Categories
Windows

ShowEditNewAppointmentAsync Weirdness

The Windows.ApplicationModel.Appointments namespace in Windows 8.1 (and Windows Phone 8.1) provides access to the user’s calendar. Prior to Windows 10 there were big differences in the APIs as Phone had the existing capability to extend the calendar with app-specific calendars. Now the API is unified across Windows devices but there are some changes to be aware of which will affect existing apps as well as new ones built for Windows 10.

On Windows Phone 8.1 there were two APIs for displaying a new appointment – ShowEditNewAppointmentAsync shows the edit view with the fields pre-populated with the Appointment object you supply. The second API is ShowAddAppointmentAsync which is shared with Windows 8.1. On Phone however it would display the same edit view as ShowEditNewAppointmentAsync. The screen co-ordinates you pass are ignored as the dialog is fullscreen.

On Windows 8.1 only ShowAddAppointmentAsync existed and this displayed a read-only popup view of the passed in Appointment. With just the option to save or discard the appointment (and ability to select which calendar to save in if you have multiple accounts).

If you call either of those two APIs for Windows Phone on a Windows 10 Mobile device you’ll get a different experience. Now you see a read-only fullscreen dialog showing the details of the appointment but you can tap an edit button in the appbar to fully edit the item. You’ve not lost any functionality as such but it is an extra step to get to an edit screen which is especially annoying if that is what you specifically requested.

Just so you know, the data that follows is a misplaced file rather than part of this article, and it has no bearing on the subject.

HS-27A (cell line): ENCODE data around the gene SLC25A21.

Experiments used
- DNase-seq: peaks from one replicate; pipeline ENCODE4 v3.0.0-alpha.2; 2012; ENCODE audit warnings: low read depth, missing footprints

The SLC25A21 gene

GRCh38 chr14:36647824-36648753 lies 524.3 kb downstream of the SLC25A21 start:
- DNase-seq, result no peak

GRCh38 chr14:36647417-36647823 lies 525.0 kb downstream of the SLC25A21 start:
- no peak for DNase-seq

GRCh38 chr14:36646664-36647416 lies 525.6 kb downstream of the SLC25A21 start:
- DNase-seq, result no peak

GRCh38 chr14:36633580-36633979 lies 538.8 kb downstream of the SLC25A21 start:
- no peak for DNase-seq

Calendar Display > Calendar Edit

If you call either of those APIs on a Windows 10 PC you’ll get the Calendar app which will show a read-only view of the appointment with the ability to save or discard. There is no edit functionality available at all. If you’re running in Tablet mode Calendar will launch fullscreen, otherwise it just pops up a window over your app. It will be much bigger than the popup used in 8.1.

ShowEditNewAppointmentAsync
What’s wrong with this? Given the Calendar application is shared across both device types I’d expect the full version to support editing like the mobile one does. If you click “New Event” in the Calendar app you get an edit screen – this is what I’d expect from ShowEditNewAppointmentAsync. I’d also expect the same edit button on the read-only view.  I’d expect ShowEditNewAppointment to open the edit view by default – otherwise there isn’t any point in having two different APIs which do the same thing. I’m hoping that with Mobile still not finished there is time to fix that, or maybe it just needs a tweak to the Calendar app.

Categories
Bluetooth Windows